It doesn’t take much to get horseshoes pitchers out of the house, and the promise of good weather in January was enough to draw 20 pitchers to an impromptu doubles tournament at Randy Salzwimmer’s home.
“Randy came to me and said it was going to be very nice weather, so he wanted to put on a horseshoe tournament at his house,” said Lathan Dilger, president of the Southern Nevada Horseshoe Pitchers Association.
Four days later, the yard was host to the latest event in the Backyard Series, the Randyland Ringer Roundup, complete with the usual food and a 50/50 raffle.
“We had three players from Mount Charleston, three from Las Vegas and the rest from Pahrump,” said Dilger, whose son, Kasey, spent his last day in town before heading back to college teaming with Mike Nicosia to capture the tournament championship. The two split the $150 top prize.
Dilger said the entry was $10 per player, and the 50/50 generated another $100, $50 for the payout pot and $50 for winner Wendy Harrow of Las Vegas. That meant a total payout of $250.
Claiming $75 of that pot for finishing second were Dennis Andersen and Jefferson Counts, who reached the final of the main draw before losing to Nicosia and Kasey Dilger, defeated Mark Kaczmarek and Gary Dilger in the loser’s bracket final, then lost again to Nicosia and Kasey Dilger in the final. Kaczmarek and Gary Dilger lost their opening game, then won four in a row to reach the loser’s bracket final. The winners had a tough road as well.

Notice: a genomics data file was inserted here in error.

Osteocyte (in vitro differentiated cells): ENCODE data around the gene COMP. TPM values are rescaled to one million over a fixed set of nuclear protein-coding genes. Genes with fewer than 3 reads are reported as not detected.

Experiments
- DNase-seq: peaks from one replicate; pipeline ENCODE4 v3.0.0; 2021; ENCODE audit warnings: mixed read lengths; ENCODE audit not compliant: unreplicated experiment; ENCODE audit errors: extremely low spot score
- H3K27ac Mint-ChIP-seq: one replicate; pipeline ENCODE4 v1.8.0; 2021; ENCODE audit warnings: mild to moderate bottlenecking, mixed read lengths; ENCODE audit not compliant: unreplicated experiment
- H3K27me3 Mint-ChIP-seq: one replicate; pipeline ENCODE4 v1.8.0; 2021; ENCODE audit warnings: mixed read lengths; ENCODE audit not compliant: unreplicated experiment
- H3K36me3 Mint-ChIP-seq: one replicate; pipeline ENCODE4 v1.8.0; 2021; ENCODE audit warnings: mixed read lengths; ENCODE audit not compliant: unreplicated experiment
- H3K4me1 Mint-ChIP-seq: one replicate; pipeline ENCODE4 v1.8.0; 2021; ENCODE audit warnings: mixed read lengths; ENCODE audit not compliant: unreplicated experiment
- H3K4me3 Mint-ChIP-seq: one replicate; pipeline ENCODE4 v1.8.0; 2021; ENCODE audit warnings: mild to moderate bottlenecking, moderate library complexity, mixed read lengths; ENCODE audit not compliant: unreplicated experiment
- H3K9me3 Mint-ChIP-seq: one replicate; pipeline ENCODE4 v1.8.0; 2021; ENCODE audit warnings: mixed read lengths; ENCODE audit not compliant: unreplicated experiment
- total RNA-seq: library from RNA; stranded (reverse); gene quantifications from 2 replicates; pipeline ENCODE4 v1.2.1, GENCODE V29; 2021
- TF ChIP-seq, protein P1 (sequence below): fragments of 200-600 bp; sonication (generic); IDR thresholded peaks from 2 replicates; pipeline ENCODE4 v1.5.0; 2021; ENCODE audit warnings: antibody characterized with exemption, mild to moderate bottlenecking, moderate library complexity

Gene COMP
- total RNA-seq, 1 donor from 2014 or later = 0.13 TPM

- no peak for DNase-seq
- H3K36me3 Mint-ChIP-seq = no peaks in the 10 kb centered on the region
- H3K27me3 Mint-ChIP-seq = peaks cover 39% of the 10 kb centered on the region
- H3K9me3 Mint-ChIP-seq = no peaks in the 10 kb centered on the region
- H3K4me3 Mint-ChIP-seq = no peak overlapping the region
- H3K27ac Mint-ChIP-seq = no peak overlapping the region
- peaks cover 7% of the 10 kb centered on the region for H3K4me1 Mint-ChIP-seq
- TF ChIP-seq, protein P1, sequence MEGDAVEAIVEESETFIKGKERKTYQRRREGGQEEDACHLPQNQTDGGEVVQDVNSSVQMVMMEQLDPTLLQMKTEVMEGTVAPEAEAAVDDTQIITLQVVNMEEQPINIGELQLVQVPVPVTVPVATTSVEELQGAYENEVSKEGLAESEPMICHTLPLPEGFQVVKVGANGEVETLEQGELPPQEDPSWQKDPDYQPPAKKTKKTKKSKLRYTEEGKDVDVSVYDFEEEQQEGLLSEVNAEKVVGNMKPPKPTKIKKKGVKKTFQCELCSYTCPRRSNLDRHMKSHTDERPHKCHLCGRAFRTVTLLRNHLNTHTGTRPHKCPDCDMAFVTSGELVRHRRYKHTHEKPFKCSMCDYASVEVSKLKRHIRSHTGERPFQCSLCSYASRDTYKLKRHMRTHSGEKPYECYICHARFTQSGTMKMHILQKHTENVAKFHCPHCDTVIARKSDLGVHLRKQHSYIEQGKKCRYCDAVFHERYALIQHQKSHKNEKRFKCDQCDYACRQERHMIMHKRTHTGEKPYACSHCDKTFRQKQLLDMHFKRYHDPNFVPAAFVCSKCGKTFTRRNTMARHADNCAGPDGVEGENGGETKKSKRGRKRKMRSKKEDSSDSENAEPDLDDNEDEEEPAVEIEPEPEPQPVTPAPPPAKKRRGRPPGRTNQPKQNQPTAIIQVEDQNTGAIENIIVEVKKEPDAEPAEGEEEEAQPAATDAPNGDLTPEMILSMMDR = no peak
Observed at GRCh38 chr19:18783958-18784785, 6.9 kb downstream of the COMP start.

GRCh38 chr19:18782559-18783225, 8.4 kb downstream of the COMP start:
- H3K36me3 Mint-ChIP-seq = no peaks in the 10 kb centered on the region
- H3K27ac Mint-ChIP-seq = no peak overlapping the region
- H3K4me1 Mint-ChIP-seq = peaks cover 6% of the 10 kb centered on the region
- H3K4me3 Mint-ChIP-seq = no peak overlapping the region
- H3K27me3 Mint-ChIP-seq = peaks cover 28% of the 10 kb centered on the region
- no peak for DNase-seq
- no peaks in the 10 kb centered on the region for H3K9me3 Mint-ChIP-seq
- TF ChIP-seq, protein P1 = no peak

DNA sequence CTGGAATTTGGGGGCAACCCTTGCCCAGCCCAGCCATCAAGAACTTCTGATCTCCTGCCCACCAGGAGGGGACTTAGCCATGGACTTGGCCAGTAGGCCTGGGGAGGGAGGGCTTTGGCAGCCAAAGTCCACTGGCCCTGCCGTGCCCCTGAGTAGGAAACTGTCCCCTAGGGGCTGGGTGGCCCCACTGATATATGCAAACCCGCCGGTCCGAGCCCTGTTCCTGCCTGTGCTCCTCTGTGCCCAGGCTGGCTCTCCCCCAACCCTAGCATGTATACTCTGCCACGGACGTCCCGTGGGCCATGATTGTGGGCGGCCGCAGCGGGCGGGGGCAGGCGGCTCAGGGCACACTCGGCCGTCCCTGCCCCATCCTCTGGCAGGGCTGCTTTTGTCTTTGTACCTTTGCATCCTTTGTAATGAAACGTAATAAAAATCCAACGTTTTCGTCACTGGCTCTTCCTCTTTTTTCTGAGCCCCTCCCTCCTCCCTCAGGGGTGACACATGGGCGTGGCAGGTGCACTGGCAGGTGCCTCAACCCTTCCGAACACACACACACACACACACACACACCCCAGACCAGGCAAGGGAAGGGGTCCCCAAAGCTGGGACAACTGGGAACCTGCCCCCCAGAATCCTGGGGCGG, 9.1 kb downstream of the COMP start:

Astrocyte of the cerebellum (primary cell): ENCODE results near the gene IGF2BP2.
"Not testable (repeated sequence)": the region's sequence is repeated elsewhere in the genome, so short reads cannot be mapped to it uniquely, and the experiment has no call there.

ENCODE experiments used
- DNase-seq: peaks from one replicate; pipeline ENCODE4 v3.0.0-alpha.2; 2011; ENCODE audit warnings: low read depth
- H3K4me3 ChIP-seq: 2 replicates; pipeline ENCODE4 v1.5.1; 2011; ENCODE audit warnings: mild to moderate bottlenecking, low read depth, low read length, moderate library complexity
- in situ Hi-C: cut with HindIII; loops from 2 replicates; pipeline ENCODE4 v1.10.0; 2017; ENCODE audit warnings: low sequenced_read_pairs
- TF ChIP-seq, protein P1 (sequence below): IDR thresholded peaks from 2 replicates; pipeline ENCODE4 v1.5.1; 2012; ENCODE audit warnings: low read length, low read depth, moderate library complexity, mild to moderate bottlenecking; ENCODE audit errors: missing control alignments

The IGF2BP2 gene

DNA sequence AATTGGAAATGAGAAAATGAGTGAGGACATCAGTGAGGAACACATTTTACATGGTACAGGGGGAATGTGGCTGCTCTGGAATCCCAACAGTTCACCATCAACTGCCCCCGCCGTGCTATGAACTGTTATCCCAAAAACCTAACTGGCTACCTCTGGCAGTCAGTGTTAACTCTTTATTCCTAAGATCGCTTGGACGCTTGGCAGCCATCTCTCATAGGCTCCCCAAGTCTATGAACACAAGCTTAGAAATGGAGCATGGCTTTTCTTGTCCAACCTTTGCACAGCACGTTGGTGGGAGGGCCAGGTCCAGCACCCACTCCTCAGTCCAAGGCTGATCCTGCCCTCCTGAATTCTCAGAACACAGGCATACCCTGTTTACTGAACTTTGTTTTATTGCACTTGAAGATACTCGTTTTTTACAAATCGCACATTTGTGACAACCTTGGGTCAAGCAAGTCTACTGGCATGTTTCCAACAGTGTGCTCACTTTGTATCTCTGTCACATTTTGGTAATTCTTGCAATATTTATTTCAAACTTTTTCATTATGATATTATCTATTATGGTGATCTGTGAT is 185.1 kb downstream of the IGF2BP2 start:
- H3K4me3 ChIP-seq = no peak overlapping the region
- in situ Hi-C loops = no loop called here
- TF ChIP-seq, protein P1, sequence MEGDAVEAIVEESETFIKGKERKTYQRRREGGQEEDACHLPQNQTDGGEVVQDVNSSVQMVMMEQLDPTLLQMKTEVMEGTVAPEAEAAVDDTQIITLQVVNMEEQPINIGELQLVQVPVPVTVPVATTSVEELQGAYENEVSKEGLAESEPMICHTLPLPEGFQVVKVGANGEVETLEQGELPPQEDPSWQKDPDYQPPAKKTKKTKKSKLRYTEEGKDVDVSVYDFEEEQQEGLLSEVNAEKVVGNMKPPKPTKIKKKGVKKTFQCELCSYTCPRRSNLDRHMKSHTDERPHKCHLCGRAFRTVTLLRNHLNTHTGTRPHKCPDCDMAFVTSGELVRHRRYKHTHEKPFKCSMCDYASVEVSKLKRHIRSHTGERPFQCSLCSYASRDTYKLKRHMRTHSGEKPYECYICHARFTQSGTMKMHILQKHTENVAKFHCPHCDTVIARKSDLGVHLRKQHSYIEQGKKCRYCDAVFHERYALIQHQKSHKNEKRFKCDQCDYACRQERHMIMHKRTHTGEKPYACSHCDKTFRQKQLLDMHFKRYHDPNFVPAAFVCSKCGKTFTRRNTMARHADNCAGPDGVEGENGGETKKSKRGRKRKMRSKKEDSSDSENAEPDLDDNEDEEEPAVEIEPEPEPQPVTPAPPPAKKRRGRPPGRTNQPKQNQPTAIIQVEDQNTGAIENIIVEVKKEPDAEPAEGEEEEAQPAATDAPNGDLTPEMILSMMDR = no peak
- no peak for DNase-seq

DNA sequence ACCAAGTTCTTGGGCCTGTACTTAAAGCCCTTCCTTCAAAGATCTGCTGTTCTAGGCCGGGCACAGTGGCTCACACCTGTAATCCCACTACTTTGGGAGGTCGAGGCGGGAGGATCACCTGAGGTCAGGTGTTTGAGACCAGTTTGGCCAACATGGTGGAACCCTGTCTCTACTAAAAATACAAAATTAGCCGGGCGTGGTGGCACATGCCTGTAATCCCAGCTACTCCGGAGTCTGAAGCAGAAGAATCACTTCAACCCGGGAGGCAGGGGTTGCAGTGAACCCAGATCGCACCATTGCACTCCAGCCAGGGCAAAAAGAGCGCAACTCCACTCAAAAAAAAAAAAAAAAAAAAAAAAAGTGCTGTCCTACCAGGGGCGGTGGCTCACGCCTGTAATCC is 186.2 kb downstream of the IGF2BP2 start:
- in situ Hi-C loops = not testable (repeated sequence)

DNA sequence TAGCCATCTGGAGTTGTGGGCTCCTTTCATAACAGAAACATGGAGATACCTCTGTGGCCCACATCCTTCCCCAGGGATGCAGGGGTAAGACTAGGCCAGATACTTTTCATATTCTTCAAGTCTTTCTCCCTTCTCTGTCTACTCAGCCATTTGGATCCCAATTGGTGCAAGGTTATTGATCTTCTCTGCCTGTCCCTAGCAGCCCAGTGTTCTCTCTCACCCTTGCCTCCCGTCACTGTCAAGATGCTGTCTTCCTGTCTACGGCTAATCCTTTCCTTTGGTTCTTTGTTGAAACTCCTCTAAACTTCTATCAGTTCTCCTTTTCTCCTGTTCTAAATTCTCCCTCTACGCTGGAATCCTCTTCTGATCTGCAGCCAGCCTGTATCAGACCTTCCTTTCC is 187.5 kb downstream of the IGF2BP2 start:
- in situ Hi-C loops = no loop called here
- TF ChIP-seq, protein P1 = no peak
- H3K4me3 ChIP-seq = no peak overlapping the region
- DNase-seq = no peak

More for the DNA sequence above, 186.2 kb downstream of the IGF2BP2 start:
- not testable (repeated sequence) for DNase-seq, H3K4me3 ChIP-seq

“The first-place winners went undefeated but were down in every game and fought back to win,” Lathan Dilger said of Nicosia and Kasey Dilger, who defeated Salzwimmer and Chuck Smith in their first game, then defeated George Mallory and Steve Dilger before their initial win over Andersen and Counts in the main draw final.
Andersen and Counts split $75 for finishing second, while Kaczmarek and Gary Dilger shared $25 for their third-place finish.
The pairings were made by a draw of cards, ensuring each would have one A player ane one B player. Players are categorized mostly by handicap, but there are exceptions, Dilger said, especially with drop-ins.
Next up for Nevada’s pitchers is a tournament sanctioned by the state association Feb. 6 at Leavitt Park in Las Vegas. Tournaments that were to be held in conjunction with Pahrump Valley Days in February and the Pahrump Balloon Festival in March remain on the schedule for now.
“We held all of our tournaments last year, and not one player got the virus,” Dilger said. Pahrump pitchers participated in tournaments ranging from Tonopah to St. George, Utah, using masks while competing against pitchers from several states.
Dilger said that the tournament slated for Feb. 20-21 could be moved to a different weekend and that a tournament scheduled in conjunction with the Pahrump Balloon Festival in March might be played on temporary pits at Honeysuckle Park, a facility on which Dilger hopes to get permanent pits constructed.
Anyone interested in hosting a tournament in their backyard as part of the series should contact Lathan Dilger at 775-751-4813.